In 1971, Monroe was traded to the New York Knicks and formed what was known as the “Rolls Royce Backcourt” with the equally flamboyant Walt Frazier. While there were initial questions as to whether Monroe and Frazier could coexist as teammates, the duo eventually meshed to become one of the most effective guard combinations of all time, leading the Knicks to the 1973 NBA championship. That pairing is one of few backcourts ever to feature two Hall of Famers and NBA 50th Anniversary Team members. A four-time NBA All-Star, Monroe retired after the 1980 season due to serious knee injuries, which had plagued him throughout his career. He had played 926 NBA career games, scored 17,454 total points (18.8 ppg) and dished out 3,594 assists. Monroe had his number 15 jersey retired by the Knicks on March 1, 1986. Even Monroe admits that his flowing, fluid, silky-smooth on-court style of play was unique. He has said: “You know, I watch the games and even now I never see anyone who reminds me of me, the way I played.”
Kenneth Joseph Aspromonte(born September 22, 1931 in Brooklyn, New York) is a former second baseman and manager in Major League Baseball who had a seven-year career from 1957 to 1963. He played for the Boston Red Sox, Washington Senators, Cleveland Indians, and Los Angeles Angels of the American League, and the Milwaukee Braves and Chicago Cubs, both of the National League. He also spent three years playing in Japan, spending 1964 and 1965 with the Chunichi Dragons and 1966 with the Taiyo Whales. Aspromonte managed the Indians from 1972 to 1974. He had a record as manager of 220-260. Ken is the older brother of former Major League Baseball player Bob Aspromonte.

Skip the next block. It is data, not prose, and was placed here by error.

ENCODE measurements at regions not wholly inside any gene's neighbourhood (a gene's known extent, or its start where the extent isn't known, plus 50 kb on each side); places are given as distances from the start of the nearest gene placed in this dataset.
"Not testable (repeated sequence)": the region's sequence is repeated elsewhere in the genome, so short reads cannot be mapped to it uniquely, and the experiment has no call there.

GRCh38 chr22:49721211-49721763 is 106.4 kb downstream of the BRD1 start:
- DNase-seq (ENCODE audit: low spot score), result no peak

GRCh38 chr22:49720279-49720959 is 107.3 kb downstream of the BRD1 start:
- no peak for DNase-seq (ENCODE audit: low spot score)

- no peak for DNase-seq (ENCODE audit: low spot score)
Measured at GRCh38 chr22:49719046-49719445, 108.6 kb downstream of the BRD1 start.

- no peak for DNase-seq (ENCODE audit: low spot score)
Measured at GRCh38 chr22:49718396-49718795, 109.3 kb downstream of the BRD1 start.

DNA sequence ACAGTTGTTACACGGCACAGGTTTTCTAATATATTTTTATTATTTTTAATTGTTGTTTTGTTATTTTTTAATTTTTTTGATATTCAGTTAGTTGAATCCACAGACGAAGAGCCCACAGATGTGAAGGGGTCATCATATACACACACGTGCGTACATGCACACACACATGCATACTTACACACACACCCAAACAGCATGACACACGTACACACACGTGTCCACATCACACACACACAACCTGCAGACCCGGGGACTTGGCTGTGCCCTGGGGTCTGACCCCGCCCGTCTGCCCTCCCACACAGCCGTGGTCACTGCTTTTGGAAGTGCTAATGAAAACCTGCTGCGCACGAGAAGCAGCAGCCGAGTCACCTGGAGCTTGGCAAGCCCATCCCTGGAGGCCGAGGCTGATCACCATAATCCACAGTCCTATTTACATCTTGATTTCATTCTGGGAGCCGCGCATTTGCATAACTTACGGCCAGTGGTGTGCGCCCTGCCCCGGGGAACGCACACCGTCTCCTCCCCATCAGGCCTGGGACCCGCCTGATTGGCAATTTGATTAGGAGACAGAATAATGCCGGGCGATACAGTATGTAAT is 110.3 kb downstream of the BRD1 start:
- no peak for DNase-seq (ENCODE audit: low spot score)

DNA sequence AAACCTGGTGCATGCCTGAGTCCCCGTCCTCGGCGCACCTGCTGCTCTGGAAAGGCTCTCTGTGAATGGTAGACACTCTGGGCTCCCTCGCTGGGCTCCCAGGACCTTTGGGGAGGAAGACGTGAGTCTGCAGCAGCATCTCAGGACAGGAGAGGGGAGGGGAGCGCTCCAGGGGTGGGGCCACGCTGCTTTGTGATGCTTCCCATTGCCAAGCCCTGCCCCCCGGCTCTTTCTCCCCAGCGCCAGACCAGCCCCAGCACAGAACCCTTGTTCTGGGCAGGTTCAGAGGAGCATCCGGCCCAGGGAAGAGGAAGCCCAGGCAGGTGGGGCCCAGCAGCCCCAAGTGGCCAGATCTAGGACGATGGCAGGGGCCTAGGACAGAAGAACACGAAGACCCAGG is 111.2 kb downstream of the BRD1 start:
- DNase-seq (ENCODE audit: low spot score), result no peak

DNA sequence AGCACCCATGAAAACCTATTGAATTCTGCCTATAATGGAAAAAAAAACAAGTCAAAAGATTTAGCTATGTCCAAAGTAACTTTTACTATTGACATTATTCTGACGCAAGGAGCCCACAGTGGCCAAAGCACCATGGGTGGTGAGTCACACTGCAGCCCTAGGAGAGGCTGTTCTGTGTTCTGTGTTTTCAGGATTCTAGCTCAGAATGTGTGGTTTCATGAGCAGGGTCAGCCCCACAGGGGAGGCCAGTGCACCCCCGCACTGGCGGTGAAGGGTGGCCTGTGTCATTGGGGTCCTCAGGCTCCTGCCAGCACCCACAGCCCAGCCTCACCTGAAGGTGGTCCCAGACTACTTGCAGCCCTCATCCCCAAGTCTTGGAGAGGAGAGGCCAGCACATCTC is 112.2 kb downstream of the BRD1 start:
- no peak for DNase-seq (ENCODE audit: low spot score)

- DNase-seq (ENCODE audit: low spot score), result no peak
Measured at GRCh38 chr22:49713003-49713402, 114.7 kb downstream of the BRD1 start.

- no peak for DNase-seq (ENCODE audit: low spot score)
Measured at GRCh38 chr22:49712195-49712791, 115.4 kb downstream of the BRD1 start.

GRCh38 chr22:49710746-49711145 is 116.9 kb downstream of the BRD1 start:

James Augustus “Catfish” Hunter(April 8, 1946 – September 9, 1999), was a Major League Baseball right-handed pitcher. During a 15-year baseball career, he pitched from 1965-1979 for both the Oakland Athletics and the New York Yankees. He was inducted into the National Baseball Hall of Fame in 1987. Hunter was an effective pitcher, not because he overpowered batters with his speed, but because of the precision of his pitching. Cy Young, Christy Mathewson and Catfish Hunter are the only Major League pitchers to win 200 games by the time they were 31 years old. Along with Billy Williams, he was inducted into the National Baseball Hall of Fame in 1987. At the time a player was allowed to choose which team’s cap would be memorialized on his Hall of Fame Plaque. Before and after his induction, Hunter spoke highly of his experiences with both the Athletics and Yankees and his appreciation for both team owners, Charlie Finley and George Steinbrenner. For this reason, he refused to choose a team and thus the plaque depicts him with no insignia on the cap. Hunter died at his home in Hertford, North Carolina, in 1999 after he fell down the stairs at home. He had been suffering from amyotrophic lateral sclerosis, also known as “Lou Gehrig’s Disease”, at the time. An annual softball event is held in Hertford in memory of Hunter. All proceeds from the weekend benefit ALS research. The tournament has raised over $100,000 since 1999.